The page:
Friday, June 10, 2011

Six-minute Lexile Video Part 1

My next few blogs are going to be an in-depth look at the six minute video that Lexile™ uses to convince parents and educators that their system is the best one. Today I will focus on the first 90 seconds (approximately). Here is a link to the video so you can watch and see what you think.

http://www.lexile.com/about-lexile/lexile-video/

The video starts with an example of a father taking his son to buy sneakers. They ask you to imagine the salesperson asking your child their age and then giving them a pair of sneakers based on that. Of course they wouldn’t do that, they tell you. They would measure your child’s foot and give them a sneaker based on that. Your child’s Lexile™ score, they say, can be compared to the measurement of your child’s foot. They claim this makes it a more accurate way to choose reading material. They are trying to appeal to a parent’s innate sense that their child shouldn’t just be lumped with everyone else, but treated like an individual. In other words, this scoring system will allow your child to select reading material tailor made just for THEM! Amazing!

But the fact is that this analogy is WAY to simplistic and actually, in the end is simply wrong. Here are four ways it falls way short.

1. To say that age has no impact on a sneaker purchase is false. There are different lines of sneakers based on the age of the wearers. When they design sneakers they think of the average ages that will be wearing that size and try to make styles to appeal to them. Any parent who has shopped with their 8-12 year old for sneakers knows that this “style” is pretty important to the purchasing decision. In an even bigger way, interest in and preference for the material is critical when making reading selections.

2. When a child outgrows a shoe size, they can’t go back to wearing that size. They must move up. There is no other choice. It is not the same at all with reading. Kids can read at widely varying levels on any one day. Perhaps they read a comic book or magazine in the morning, their science textbook at school and an instruction manual for their new electronic toy in the afternoon and a favorite fiction author in the evening. These materials will all be written at different levels, and the decision to read each one is made for entirely different reasons. Another way to look at it: I can’t ever go back and wear my baby shoes, but I still enjoy re-reading copies of books I enjoyed as a child. I may not reading scholarly works about engineering because it is not my field of interest, but I will slog through difficult reading that pertains to my work or passions.

3. The analogy assumes some things that have not yet been proven by any research. It assumes that when your child is tested and given their “lexile”™ score based on this test (only a limited number of readings), that this score is an accurate reflection of their reading ability. It also assumes that the software used to analyze and score texts is accurate. Read my first blog entry to find out more about how not true that is!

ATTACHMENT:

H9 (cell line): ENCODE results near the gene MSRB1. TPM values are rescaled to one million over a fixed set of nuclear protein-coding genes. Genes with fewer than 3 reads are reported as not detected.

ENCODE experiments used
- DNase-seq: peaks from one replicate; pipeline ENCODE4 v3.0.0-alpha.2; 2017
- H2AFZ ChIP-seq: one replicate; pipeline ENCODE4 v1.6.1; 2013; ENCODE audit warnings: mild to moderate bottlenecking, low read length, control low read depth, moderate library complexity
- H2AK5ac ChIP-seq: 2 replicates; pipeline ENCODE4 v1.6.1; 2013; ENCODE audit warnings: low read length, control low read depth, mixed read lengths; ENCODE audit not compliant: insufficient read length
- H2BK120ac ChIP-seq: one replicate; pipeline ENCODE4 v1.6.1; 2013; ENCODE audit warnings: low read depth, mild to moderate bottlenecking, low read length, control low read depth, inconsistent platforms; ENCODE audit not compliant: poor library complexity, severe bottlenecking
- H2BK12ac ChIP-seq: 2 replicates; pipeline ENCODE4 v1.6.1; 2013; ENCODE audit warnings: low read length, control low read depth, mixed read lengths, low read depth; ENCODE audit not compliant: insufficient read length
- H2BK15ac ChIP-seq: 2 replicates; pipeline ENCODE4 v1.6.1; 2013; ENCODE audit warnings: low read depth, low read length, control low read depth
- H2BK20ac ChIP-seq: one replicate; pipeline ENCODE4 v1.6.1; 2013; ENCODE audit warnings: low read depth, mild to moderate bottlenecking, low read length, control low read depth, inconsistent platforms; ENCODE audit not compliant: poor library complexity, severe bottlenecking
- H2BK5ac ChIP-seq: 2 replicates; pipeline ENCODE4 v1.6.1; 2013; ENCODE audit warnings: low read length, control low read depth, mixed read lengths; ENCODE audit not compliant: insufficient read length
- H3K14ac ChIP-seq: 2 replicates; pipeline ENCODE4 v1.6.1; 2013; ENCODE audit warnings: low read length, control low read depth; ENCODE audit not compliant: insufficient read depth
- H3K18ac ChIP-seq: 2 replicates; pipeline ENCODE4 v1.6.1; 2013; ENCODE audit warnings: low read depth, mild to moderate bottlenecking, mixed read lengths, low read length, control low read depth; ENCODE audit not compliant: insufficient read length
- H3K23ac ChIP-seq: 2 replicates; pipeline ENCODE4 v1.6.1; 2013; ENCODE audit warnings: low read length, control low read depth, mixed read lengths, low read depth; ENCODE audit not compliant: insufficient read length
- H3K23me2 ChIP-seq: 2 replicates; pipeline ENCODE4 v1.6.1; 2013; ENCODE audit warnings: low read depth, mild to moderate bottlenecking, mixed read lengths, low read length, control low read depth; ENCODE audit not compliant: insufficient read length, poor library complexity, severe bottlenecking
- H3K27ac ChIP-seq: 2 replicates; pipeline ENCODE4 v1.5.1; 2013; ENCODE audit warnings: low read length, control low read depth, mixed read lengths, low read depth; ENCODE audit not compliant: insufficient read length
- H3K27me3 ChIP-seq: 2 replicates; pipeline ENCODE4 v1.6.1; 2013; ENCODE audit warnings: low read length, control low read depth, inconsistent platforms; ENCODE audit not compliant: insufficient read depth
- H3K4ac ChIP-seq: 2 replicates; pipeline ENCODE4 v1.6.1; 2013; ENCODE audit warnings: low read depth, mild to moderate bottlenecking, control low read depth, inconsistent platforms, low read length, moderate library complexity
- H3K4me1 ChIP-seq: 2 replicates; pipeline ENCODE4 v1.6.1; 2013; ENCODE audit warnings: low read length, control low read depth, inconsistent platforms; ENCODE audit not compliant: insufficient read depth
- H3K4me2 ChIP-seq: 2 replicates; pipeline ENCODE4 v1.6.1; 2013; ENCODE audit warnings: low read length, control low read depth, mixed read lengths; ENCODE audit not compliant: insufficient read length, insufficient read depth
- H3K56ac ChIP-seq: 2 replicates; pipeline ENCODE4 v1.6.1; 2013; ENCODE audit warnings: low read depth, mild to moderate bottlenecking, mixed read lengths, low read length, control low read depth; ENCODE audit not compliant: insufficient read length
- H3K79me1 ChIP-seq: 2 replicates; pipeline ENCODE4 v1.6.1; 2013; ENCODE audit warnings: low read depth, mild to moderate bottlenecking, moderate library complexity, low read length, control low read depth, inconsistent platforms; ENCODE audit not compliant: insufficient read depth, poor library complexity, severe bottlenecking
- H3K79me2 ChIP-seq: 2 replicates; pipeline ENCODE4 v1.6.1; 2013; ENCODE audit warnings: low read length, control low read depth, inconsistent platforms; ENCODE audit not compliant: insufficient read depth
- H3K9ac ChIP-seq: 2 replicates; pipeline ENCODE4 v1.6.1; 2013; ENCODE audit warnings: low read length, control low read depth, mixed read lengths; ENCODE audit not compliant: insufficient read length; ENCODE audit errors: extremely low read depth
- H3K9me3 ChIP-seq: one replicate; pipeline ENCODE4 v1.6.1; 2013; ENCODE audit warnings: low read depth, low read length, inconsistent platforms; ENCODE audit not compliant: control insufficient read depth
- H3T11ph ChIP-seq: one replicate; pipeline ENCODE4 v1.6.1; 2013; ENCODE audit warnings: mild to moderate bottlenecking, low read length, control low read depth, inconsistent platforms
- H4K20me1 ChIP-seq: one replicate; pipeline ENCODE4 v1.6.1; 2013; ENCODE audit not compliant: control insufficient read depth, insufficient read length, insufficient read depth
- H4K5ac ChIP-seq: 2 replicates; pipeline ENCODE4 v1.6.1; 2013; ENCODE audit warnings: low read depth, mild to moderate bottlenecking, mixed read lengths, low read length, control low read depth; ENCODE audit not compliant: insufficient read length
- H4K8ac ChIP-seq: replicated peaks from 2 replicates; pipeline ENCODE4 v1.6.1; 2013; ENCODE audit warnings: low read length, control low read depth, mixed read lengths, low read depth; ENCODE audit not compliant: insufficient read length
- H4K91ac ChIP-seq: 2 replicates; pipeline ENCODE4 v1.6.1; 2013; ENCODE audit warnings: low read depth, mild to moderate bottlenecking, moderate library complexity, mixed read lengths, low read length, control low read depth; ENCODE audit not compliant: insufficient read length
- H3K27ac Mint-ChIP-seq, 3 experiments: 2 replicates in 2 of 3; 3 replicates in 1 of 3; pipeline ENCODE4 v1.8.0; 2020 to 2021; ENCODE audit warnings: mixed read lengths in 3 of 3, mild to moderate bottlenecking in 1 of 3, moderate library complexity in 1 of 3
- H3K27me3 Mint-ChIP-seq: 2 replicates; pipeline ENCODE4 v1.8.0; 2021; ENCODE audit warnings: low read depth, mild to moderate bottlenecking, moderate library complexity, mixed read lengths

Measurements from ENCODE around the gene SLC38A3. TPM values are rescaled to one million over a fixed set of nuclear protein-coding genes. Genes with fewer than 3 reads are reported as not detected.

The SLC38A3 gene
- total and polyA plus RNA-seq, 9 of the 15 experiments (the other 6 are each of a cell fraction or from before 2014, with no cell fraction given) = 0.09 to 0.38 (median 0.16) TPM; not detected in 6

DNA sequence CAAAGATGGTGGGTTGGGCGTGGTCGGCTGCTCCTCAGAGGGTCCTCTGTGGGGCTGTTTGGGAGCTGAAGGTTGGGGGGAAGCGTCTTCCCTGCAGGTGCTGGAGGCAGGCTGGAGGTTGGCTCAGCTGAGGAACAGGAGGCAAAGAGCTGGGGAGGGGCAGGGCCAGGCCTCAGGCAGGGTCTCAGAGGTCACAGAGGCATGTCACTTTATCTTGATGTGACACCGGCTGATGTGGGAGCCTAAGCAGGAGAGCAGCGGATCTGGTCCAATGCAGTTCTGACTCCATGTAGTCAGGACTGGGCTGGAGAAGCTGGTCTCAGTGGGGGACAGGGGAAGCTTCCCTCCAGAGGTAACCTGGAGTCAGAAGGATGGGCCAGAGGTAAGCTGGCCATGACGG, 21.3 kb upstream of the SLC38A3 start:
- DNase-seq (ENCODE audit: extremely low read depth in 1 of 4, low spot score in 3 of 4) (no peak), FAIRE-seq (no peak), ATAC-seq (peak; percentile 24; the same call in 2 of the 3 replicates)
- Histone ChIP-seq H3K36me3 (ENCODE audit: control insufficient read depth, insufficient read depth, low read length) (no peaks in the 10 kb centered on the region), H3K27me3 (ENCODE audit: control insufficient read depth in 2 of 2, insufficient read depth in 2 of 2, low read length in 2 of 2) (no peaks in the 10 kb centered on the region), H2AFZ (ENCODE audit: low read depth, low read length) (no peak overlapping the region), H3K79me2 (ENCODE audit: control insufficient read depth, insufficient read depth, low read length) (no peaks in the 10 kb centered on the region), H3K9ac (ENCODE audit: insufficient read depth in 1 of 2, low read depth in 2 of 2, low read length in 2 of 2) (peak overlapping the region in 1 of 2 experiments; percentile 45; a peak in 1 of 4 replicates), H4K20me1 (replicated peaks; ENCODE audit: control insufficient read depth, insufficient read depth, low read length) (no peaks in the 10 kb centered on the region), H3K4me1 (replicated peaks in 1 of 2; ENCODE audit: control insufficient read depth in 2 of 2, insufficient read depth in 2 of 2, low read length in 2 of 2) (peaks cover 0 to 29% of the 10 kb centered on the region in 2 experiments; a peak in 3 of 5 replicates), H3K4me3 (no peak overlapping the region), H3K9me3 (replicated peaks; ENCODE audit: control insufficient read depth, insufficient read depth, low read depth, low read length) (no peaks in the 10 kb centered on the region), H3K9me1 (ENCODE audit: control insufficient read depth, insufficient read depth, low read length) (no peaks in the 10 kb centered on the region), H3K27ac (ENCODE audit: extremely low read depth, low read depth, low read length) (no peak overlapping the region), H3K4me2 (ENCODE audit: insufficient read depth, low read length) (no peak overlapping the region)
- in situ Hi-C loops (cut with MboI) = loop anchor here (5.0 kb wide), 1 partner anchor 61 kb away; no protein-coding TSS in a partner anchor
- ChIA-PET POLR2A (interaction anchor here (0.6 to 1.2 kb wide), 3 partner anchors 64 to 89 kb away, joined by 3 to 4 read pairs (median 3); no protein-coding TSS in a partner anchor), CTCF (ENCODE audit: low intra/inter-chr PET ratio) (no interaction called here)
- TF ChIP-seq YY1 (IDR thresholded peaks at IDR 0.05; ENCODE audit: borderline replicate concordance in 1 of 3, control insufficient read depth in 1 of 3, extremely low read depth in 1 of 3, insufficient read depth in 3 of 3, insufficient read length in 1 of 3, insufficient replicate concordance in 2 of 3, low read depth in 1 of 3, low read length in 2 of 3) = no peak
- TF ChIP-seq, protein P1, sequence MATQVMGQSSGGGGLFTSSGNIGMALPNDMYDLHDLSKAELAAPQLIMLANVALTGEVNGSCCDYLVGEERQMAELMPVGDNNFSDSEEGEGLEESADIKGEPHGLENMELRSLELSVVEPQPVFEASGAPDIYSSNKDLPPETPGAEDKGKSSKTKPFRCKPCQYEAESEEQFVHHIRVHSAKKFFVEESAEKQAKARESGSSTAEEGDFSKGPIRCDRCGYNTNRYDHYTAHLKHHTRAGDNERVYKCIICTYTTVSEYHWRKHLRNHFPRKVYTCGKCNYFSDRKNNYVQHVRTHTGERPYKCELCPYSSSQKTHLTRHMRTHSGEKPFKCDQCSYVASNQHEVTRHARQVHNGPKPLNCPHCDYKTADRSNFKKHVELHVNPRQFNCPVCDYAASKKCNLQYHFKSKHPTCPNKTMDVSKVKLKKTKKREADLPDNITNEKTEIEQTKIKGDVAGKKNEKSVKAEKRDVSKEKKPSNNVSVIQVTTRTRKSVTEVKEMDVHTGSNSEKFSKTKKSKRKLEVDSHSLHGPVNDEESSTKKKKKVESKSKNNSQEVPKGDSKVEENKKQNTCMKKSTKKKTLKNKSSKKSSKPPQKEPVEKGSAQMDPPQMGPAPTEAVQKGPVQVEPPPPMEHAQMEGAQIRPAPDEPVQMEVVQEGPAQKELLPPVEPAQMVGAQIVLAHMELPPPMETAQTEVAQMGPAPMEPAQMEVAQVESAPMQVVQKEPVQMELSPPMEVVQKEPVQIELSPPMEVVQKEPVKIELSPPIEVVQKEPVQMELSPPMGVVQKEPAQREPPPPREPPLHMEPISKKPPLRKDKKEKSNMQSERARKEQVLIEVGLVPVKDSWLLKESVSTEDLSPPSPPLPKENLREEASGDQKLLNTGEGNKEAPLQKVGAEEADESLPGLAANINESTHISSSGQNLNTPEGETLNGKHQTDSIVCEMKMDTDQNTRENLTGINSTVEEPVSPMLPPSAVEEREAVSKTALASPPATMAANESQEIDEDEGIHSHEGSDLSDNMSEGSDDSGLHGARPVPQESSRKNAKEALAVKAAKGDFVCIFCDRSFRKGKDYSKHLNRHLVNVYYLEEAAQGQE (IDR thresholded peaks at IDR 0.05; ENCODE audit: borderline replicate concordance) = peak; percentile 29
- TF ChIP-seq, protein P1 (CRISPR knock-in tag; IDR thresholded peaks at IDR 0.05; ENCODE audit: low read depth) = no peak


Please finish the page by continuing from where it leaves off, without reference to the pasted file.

4. Okay, this is not a way it falls short. I just have to say this one…it is just plain asinine to compare the choosing of reading material to the purchasing of clothing.

Lexile™ will admit that their system does not account for age, interests or background knowledge of the reader, but they have an answer for that! Use our magical wizard they say. Simply input your child's age and interests and we can magically factor them in when making tailor-made book recommendations for your child. Umm...well... This doesn’t help when the lexile™ levels they assign to most juvenile and young adult novels are lower than the scores given to many of the students in this age group. In other words, before interest or age can be factored, most of the interesting and fun literature for the kids has already been ruled out by the score. They say a typical fourth grader should have a lexile™ of 950, but heck even a book as challenging as Lord of the Rings has a score of only 860. If they really want to use the shoe buying analogy, this would be like designing shoes to match a pre-teens styles and interests, but only making them in toddler or adult sizes. (or something like that!)

Next time I will look at the next minute or so of the video. Until then, happy reading!

2 comments:

  1. Yay! And if they can't get it from your well-stated common sense post here, or need data to be convinced, perhaps they should browse through the easy-to-read POWER OF READING by Stephen Krashen! As a children's author, past librarian and classroom teacher, I applaud what you are doing here. Thank you!

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  2. Thanks for the support Deb. I requested the book you suggested from the library today. Love your books, by the way, my children's collection has several of them and they are favorites of our young patrons!

    Another good book that I started reading the other day is Readicide by Kelly Gallagher.

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